by Penni McLean-Conner, Eversource Energy
Offering customers the ability to chat is becoming a service differentiator. Savvy utility customer service leaders are investing in chat not only because it increases customer satisfaction, but also because it improves operational performance.
In this chat series of columns, I’ve explored the business case and best practices for chat. This final segment explores implementation, including technology, resourcing plans and ongoing management and monitoring processes.
When evaluating chat platforms, your most fundamental objective should be to look for flexible systems that have been successfully deployed by others. You should pick a chat system that can integrate with existing self-service channels, as well as the back-end data systems. The system should offer the ability for pre-developed scripts and chat-flows, along with the flexibility to augment personalized chat scripts. This combination of pre-developed scripts with customization allows for a customer experience that is both satisfying and efficient.
To resolve issues with a customer, it is important for the chat agent to be able to push webpages or share files or both. If you are planning to offer both passive and proactive chat, ensure that the tool you select includes the ability to offer proactive chat. Logic management is required to present the proactive chat option to the customer. In addition, you should consider capability that can capture the chat transcript for quality and customer reviews. The systems need to be equipped with monitoring and managing capabilities.
Chat technology and software can be owned and operated on site, or consumed via a subscription fee with service from the cloud. The best option for your company will depend on the telephony infrastructure you have in place. In addition, as you consider chat, you will find solutions that are single-platformed optimized for chat, or multi-platformed optimized for voice, email, chat and social media.
As you look to implement chat, start slowly. Ensure the system is tested and piloted to identify and resolve any potential customer issues. Consider starting with a soft launch or limited rollout to work out the kinks.
In addition, consider how you are driving traffic to chat. Start the rollout by offering chat initially only on a few places on your website. Consider starting with high volume, routine activities such as bill pay or password reset. As you gain experience with customer behavior, you can add both passive and proactive chat prompts.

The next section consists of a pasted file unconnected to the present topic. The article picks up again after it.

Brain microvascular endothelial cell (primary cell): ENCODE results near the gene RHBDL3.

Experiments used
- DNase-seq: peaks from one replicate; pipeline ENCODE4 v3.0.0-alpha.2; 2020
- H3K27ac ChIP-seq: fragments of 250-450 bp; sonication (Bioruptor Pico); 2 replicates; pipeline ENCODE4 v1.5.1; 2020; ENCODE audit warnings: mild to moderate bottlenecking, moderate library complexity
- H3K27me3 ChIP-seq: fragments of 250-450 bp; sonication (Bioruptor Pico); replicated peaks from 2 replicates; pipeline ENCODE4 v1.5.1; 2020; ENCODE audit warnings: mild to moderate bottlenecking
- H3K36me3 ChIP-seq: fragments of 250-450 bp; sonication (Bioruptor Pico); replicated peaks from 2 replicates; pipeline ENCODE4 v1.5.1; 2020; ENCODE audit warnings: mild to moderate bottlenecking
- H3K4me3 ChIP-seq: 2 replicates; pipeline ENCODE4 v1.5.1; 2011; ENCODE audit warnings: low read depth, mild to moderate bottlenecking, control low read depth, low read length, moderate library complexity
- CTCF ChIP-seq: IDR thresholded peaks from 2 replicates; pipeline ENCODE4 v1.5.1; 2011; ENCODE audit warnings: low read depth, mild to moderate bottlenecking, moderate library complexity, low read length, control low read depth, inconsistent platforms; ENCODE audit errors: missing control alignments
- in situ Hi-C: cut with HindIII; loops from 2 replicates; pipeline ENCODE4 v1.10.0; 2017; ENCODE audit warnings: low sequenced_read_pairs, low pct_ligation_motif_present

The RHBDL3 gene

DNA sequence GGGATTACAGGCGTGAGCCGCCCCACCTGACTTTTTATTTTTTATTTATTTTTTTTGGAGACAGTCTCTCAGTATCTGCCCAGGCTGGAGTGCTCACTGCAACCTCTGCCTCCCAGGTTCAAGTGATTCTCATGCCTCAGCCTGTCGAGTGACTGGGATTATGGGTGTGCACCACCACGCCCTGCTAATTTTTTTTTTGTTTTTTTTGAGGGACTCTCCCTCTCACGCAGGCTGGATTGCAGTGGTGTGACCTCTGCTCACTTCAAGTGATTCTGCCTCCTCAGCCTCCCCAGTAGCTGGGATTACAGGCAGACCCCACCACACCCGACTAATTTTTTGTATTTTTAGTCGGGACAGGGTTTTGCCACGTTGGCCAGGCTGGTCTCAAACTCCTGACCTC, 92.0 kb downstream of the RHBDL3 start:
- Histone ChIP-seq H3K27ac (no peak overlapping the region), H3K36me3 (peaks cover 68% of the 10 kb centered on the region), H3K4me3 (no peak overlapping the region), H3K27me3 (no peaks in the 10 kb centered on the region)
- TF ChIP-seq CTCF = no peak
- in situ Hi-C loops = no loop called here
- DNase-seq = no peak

As you plan how you will staff to support chat, you must know your website’s traffic volume and understand when the web traffic occurs. Industry metrics indicate that a good rule of thumb is to expect 5 to 8 percent of web visitors to use chat.
Ongoing Management and Measurement Processes
Managing and measuring chat is critical if you’re going to optimize both its operational and customer interface capabilities. From a management standpoint, companies want to ensure a good customer experience with reasonable wait times. From a measurement perspective, metrics that provide insight on the customer and operational performance are best.
Managing chat is analogous to monitoring and managing inbound call volume. You want to ensure that resources are available when customers want to chat. When the queues are high and agent availability is limited, you can either turn off chat or route a chat customer to another channel for fulfillment. And, just as with voice calls, you must monitor for quality. You must provide chat agents with an outline that describes the expectations of a quality chat interface. In addition, it is important to monitor to ensure they are delivering that quality experience.
From a measurement perspective, you should consider operational and customer metrics. On the operations side, consider keeping metrics on concurrent chats per agent, average handle time and chat quality. From a customer perspective, it is good to use customer satisfaction surveys and consider first-chat resolution.
Savvy utility leaders are recognizing that traditional call centers are transforming to contact centers. Utility customer leaders want to meet and serve their customers in an easy, personalized manner in the customer’s choice of channel. As such, many utility customer service leaders are investing in live chat and gaining a positive return on investment in operations and in customer satisfaction.
The good news is that from a technology perspective, adding live chat to a website is not a complex implementation. The real trick, though, is in the implementation. Live chat requires customer service leaders to be thoughtful to ensure they have the resources and processes in place to respond to chat requests and deliver the service customers expect.